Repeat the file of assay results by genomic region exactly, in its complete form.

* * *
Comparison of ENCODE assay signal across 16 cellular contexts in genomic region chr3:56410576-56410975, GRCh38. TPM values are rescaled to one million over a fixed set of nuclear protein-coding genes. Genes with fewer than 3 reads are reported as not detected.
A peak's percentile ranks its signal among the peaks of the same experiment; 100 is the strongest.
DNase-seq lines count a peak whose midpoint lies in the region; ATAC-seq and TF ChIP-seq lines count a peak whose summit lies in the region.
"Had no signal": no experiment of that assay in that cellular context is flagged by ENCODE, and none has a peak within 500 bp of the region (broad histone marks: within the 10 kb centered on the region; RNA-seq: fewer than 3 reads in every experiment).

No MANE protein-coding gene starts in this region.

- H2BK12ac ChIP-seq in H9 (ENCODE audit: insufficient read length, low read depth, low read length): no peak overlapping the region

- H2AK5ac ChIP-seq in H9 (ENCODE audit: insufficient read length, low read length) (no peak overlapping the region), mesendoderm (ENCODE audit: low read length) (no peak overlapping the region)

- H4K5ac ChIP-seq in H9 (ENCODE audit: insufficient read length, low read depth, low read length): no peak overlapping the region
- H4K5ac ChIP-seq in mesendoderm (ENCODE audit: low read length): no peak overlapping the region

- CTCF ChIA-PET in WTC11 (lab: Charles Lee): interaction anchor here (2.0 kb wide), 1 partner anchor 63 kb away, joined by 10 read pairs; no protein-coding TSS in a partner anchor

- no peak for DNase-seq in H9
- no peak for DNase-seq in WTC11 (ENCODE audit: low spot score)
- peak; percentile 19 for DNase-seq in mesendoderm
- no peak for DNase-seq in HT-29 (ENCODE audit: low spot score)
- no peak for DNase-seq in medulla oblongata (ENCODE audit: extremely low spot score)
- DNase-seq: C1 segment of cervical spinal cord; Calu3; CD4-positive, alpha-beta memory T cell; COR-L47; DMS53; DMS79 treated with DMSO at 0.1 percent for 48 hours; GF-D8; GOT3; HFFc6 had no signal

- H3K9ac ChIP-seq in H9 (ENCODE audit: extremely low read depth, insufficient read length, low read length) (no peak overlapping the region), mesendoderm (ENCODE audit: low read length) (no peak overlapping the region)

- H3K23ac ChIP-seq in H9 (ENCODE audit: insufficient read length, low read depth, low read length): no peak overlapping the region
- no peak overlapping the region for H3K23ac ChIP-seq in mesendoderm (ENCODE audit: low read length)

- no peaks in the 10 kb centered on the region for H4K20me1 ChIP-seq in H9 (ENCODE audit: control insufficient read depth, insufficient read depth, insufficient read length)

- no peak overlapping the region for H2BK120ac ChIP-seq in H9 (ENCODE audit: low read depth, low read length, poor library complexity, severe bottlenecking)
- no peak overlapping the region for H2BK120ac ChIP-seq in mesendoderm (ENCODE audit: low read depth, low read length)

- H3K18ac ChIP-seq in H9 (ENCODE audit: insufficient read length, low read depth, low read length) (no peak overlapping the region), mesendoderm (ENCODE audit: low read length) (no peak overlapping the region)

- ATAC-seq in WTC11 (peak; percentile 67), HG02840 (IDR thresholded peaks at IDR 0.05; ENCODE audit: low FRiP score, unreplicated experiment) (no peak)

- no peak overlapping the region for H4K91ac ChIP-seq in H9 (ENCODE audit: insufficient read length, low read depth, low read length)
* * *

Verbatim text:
Comparison of ENCODE assay signal across 16 cellular contexts in genomic region chr3:56410576-56410975, GRCh38. TPM values are rescaled to one million over a fixed set of nuclear protein-coding genes. Genes with fewer than 3 reads are reported as not detected.
A peak's percentile ranks its signal among the peaks of the same experiment; 100 is the strongest.
DNase-seq lines count a peak whose midpoint lies in the region; ATAC-seq and TF ChIP-seq lines count a peak whose summit lies in the region.
"Had no signal": no experiment of that assay in that cellular context is flagged by ENCODE, and none has a peak within 500 bp of the region (broad histone marks: within the 10 kb centered on the region; RNA-seq: fewer than 3 reads in every experiment).

No MANE protein-coding gene starts in this region.

- H2BK12ac ChIP-seq in H9 (ENCODE audit: insufficient read length, low read depth, low read length): no peak overlapping the region

- H2AK5ac ChIP-seq in H9 (ENCODE audit: insufficient read length, low read length) (no peak overlapping the region), mesendoderm (ENCODE audit: low read length) (no peak overlapping the region)

- H4K5ac ChIP-seq in H9 (ENCODE audit: insufficient read length, low read depth, low read length): no peak overlapping the region
- H4K5ac ChIP-seq in mesendoderm (ENCODE audit: low read length): no peak overlapping the region

- CTCF ChIA-PET in WTC11 (lab: Charles Lee): interaction anchor here (2.0 kb wide), 1 partner anchor 63 kb away, joined by 10 read pairs; no protein-coding TSS in a partner anchor

- no peak for DNase-seq in H9
- no peak for DNase-seq in WTC11 (ENCODE audit: low spot score)
- peak; percentile 19 for DNase-seq in mesendoderm
- no peak for DNase-seq in HT-29 (ENCODE audit: low spot score)
- no peak for DNase-seq in medulla oblongata (ENCODE audit: extremely low spot score)
- DNase-seq: C1 segment of cervical spinal cord; Calu3; CD4-positive, alpha-beta memory T cell; COR-L47; DMS53; DMS79 treated with DMSO at 0.1 percent for 48 hours; GF-D8; GOT3; HFFc6 had no signal

- H3K9ac ChIP-seq in H9 (ENCODE audit: extremely low read depth, insufficient read length, low read length) (no peak overlapping the region), mesendoderm (ENCODE audit: low read length) (no peak overlapping the region)

- H3K23ac ChIP-seq in H9 (ENCODE audit: insufficient read length, low read depth, low read length): no peak overlapping the region
- no peak overlapping the region for H3K23ac ChIP-seq in mesendoderm (ENCODE audit: low read length)

- no peaks in the 10 kb centered on the region for H4K20me1 ChIP-seq in H9 (ENCODE audit: control insufficient read depth, insufficient read depth, insufficient read length)

- no peak overlapping the region for H2BK120ac ChIP-seq in H9 (ENCODE audit: low read depth, low read length, poor library complexity, severe bottlenecking)
- no peak overlapping the region for H2BK120ac ChIP-seq in mesendoderm (ENCODE audit: low read depth, low read length)

- H3K18ac ChIP-seq in H9 (ENCODE audit: insufficient read length, low read depth, low read length) (no peak overlapping the region), mesendoderm (ENCODE audit: low read length) (no peak overlapping the region)

- ATAC-seq in WTC11 (peak; percentile 67), HG02840 (IDR thresholded peaks at IDR 0.05; ENCODE audit: low FRiP score, unreplicated experiment) (no peak)

- no peak overlapping the region for H4K91ac ChIP-seq in H9 (ENCODE audit: insufficient read length, low read depth, low read length)